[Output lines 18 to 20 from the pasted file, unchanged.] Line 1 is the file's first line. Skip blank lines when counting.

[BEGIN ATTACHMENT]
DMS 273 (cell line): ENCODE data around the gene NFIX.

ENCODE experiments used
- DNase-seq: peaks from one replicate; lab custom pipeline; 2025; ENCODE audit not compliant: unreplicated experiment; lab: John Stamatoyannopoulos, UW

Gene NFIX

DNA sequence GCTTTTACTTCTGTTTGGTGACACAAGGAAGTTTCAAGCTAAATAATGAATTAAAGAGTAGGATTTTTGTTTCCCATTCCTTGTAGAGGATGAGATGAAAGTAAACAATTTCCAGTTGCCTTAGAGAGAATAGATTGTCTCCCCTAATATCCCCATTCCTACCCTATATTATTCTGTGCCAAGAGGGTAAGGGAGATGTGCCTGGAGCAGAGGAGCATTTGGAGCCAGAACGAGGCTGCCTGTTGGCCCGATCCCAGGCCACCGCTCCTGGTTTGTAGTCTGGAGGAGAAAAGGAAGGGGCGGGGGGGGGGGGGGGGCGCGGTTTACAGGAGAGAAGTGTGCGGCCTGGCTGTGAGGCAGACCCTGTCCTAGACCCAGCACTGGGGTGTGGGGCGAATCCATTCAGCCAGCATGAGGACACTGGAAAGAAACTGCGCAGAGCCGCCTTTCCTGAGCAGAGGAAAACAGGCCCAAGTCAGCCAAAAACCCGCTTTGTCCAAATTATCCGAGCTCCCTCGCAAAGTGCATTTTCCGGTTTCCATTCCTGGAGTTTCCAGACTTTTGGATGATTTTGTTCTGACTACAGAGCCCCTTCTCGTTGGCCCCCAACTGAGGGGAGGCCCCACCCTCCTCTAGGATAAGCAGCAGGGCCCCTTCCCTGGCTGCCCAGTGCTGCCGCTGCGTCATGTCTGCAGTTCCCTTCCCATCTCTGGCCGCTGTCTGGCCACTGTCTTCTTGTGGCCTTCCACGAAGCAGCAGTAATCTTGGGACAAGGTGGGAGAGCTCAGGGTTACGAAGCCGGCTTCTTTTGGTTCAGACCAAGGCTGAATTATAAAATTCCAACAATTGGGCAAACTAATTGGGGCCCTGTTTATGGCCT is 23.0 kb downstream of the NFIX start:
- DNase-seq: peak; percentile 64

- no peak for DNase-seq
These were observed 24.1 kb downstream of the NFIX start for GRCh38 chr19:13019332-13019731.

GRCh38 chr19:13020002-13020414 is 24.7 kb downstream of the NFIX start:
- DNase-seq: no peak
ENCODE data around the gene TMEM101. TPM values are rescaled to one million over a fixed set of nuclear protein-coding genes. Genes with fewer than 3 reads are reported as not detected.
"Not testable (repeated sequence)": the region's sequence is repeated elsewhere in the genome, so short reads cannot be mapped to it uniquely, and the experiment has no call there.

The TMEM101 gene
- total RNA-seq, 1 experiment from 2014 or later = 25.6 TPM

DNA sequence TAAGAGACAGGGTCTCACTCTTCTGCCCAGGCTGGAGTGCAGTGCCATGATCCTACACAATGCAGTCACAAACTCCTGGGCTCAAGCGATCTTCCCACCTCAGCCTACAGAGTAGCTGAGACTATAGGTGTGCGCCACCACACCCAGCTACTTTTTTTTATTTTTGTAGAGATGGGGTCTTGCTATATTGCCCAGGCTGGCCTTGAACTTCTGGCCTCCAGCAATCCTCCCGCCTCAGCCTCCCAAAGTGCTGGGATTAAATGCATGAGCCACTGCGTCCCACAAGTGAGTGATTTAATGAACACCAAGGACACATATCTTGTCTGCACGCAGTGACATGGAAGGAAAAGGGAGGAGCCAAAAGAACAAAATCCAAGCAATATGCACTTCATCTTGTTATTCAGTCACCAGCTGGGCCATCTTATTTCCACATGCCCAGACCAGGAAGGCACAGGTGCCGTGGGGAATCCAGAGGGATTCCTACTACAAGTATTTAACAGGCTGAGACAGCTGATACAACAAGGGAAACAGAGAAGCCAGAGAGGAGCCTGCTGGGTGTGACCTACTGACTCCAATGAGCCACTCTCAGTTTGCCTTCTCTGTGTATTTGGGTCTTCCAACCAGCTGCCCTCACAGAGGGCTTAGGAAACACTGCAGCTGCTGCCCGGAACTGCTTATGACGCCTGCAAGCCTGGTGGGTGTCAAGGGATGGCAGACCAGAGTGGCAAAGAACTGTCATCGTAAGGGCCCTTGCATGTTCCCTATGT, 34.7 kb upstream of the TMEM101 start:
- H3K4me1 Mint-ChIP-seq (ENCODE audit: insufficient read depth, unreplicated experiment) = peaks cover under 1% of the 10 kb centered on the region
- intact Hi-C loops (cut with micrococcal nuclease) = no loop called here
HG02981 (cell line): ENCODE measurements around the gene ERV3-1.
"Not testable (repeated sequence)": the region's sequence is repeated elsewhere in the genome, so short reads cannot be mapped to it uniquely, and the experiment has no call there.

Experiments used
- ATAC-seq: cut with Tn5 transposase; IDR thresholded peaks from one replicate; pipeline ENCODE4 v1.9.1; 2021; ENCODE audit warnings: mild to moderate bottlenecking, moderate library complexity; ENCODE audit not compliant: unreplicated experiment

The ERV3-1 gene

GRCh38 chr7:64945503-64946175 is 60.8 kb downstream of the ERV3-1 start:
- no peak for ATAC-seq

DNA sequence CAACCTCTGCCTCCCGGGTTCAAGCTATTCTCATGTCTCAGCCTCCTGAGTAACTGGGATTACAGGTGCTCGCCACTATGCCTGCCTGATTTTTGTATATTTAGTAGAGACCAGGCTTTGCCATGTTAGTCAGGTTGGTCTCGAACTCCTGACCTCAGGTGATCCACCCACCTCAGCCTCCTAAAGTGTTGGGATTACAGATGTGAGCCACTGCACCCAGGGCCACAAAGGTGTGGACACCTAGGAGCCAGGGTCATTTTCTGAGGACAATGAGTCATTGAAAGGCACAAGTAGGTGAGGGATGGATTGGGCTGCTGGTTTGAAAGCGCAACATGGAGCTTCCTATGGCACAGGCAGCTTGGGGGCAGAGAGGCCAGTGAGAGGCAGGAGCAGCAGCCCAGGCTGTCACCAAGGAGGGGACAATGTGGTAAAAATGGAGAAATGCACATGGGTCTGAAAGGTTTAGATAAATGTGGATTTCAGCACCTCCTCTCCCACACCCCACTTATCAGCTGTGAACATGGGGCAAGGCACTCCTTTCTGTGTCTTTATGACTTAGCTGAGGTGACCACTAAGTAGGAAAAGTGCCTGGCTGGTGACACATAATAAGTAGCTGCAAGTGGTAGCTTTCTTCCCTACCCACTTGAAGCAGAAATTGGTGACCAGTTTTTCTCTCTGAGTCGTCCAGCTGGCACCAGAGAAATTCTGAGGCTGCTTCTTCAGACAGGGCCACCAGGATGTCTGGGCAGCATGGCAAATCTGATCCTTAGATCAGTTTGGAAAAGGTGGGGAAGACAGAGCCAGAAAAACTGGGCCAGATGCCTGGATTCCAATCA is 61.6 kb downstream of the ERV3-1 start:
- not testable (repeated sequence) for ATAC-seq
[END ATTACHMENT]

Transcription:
HG02981 (cell line): ENCODE measurements around the gene ERV3-1.
"Not testable (repeated sequence)": the region's sequence is repeated elsewhere in the genome, so short reads cannot be mapped to it uniquely, and the experiment has no call there.

Experiments used